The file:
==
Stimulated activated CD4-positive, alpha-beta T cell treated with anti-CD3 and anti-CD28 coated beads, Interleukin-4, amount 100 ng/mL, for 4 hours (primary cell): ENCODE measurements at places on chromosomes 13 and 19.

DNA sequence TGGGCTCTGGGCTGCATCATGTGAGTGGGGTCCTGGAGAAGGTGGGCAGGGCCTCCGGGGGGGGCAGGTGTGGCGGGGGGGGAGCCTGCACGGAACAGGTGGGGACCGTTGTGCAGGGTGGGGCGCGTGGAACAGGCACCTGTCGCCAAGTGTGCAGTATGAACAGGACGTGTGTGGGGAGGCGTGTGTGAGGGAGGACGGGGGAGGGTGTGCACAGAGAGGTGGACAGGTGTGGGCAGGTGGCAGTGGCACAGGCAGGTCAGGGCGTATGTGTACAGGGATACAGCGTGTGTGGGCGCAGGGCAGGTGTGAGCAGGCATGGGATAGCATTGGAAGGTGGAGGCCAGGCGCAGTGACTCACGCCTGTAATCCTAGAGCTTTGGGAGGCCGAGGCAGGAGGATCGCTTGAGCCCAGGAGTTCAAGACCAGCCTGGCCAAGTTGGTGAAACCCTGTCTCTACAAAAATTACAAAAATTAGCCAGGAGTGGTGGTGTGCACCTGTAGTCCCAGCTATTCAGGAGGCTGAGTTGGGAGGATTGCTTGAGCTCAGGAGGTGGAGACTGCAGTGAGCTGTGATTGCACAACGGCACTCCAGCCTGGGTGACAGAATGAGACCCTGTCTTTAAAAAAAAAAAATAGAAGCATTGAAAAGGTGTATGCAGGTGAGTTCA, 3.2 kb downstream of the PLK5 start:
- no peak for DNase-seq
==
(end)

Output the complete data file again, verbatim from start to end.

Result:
Stimulated activated CD4-positive, alpha-beta T cell treated with anti-CD3 and anti-CD28 coated beads, Interleukin-4, amount 100 ng/mL, for 4 hours (primary cell): ENCODE measurements at places on chromosomes 13 and 19.

DNA sequence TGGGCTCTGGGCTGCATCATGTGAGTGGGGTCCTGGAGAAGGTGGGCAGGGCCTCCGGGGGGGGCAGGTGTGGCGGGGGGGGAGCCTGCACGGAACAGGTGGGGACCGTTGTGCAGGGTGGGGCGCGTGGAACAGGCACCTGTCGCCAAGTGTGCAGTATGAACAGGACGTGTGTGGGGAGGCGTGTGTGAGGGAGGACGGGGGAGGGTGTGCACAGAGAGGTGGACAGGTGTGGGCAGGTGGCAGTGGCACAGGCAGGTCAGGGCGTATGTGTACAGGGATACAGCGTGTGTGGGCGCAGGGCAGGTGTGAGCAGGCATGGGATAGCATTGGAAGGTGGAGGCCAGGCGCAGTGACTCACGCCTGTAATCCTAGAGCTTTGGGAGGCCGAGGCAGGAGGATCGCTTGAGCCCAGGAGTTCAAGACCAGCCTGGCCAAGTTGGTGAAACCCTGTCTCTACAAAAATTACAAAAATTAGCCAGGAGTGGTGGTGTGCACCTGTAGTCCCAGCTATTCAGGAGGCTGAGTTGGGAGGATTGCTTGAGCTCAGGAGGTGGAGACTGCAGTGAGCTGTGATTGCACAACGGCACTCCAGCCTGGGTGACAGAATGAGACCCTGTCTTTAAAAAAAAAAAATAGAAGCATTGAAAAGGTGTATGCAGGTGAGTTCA, 3.2 kb downstream of the PLK5 start:
- no peak for DNase-seq